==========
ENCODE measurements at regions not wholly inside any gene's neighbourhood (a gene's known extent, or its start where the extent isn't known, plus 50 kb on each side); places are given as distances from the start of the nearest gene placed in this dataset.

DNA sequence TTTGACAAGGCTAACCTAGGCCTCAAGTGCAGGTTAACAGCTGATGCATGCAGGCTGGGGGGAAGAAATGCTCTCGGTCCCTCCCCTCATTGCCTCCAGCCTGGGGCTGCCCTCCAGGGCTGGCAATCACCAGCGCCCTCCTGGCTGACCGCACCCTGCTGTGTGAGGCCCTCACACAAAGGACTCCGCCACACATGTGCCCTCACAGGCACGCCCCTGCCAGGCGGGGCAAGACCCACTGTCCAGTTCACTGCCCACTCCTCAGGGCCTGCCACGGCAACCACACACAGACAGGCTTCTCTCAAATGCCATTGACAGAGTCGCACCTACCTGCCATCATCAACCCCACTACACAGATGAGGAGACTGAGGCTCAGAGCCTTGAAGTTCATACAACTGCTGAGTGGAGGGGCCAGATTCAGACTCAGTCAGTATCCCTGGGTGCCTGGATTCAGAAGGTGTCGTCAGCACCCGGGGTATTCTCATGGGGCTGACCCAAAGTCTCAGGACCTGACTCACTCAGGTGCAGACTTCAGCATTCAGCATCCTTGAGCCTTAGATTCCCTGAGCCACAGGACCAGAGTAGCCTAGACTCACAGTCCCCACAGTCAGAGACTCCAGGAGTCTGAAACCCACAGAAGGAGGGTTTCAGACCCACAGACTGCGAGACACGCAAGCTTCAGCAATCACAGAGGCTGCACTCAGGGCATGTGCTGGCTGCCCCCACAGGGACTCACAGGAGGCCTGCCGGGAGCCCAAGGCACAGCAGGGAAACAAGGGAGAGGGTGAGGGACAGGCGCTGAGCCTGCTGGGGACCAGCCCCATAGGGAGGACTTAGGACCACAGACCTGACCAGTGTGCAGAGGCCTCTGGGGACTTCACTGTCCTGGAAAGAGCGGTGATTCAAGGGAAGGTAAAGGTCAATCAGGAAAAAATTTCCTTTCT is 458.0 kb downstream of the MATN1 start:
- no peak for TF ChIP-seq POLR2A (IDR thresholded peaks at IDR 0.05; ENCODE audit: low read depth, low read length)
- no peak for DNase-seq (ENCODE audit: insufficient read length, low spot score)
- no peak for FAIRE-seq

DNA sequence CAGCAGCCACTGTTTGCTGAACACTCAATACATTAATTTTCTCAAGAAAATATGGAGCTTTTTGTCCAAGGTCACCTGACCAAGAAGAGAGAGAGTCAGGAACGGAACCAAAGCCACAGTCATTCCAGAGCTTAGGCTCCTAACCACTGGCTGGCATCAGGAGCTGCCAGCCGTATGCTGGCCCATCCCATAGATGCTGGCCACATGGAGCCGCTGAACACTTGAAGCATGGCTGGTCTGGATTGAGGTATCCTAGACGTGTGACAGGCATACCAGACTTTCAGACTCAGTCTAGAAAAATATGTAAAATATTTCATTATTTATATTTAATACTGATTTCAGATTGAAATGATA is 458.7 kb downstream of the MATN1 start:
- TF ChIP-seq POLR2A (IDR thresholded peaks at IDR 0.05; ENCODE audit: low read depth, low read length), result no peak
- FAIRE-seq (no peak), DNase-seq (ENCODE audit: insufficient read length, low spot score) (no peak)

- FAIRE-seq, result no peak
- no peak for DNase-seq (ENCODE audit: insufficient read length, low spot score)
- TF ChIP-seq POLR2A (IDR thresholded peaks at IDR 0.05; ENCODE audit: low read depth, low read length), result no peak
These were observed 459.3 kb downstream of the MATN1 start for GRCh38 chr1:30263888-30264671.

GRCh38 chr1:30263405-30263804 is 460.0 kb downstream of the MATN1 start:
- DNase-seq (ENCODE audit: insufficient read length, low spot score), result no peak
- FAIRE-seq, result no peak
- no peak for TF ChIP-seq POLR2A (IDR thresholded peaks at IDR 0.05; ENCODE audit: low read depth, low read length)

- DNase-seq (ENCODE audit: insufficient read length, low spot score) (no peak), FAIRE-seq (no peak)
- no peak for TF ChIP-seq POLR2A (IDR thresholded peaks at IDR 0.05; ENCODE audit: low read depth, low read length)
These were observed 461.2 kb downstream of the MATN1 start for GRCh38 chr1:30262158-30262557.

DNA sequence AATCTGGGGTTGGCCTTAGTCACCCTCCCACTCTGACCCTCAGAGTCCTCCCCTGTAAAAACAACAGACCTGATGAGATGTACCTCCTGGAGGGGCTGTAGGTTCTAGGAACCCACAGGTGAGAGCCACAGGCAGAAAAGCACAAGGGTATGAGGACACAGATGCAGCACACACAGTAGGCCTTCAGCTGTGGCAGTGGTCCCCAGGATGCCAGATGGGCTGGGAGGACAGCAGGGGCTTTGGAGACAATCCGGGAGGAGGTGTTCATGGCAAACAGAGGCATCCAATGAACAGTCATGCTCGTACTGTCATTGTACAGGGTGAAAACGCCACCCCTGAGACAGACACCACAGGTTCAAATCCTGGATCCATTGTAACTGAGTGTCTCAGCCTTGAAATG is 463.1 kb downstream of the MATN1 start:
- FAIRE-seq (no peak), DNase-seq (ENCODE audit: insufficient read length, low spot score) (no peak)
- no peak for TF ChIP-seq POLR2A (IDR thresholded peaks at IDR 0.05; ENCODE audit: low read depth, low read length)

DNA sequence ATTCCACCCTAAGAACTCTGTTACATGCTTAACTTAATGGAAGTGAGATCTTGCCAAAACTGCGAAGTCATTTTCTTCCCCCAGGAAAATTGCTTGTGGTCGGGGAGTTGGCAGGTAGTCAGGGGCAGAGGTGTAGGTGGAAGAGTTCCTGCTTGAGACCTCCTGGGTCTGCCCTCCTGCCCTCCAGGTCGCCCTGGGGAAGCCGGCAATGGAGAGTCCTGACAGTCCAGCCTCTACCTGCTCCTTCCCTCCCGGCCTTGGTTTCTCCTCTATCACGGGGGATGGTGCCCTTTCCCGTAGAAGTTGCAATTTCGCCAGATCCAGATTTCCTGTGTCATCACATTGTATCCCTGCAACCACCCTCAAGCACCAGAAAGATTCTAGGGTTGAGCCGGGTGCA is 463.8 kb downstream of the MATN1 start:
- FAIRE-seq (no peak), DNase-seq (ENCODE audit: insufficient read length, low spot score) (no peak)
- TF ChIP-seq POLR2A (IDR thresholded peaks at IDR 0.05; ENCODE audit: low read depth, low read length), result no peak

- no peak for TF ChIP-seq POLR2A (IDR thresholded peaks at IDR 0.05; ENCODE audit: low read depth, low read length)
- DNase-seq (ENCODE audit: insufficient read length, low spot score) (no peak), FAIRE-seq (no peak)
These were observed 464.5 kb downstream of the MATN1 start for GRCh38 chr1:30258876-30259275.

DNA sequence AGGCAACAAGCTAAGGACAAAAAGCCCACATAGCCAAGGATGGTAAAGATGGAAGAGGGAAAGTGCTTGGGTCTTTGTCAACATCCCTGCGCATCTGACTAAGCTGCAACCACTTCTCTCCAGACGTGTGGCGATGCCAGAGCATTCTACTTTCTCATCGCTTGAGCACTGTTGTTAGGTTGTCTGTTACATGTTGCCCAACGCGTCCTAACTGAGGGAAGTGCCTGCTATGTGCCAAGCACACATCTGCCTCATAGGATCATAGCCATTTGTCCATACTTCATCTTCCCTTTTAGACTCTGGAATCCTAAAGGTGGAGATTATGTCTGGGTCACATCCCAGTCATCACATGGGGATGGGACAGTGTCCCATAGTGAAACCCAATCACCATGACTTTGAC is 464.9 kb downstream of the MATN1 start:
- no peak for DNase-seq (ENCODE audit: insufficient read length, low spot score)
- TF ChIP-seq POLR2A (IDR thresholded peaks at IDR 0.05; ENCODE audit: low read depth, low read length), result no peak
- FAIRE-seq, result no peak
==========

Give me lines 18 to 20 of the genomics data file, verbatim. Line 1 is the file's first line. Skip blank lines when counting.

- no peak for TF ChIP-seq POLR2A (IDR thresholded peaks at IDR 0.05; ENCODE audit: low read depth, low read length)
These were observed 461.2 kb downstream of the MATN1 start for GRCh38 chr1:30262158-30262557.

DNA sequence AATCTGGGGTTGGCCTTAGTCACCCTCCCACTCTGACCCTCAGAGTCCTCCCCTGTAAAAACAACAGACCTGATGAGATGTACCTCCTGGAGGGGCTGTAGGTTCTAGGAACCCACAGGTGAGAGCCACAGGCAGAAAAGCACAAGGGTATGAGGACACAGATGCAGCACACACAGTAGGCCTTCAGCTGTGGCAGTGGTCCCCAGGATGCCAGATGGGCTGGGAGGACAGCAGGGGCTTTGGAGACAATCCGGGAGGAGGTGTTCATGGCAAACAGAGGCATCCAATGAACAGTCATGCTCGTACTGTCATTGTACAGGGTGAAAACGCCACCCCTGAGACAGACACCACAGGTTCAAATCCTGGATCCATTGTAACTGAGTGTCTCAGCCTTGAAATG is 463.1 kb downstream of the MATN1 start: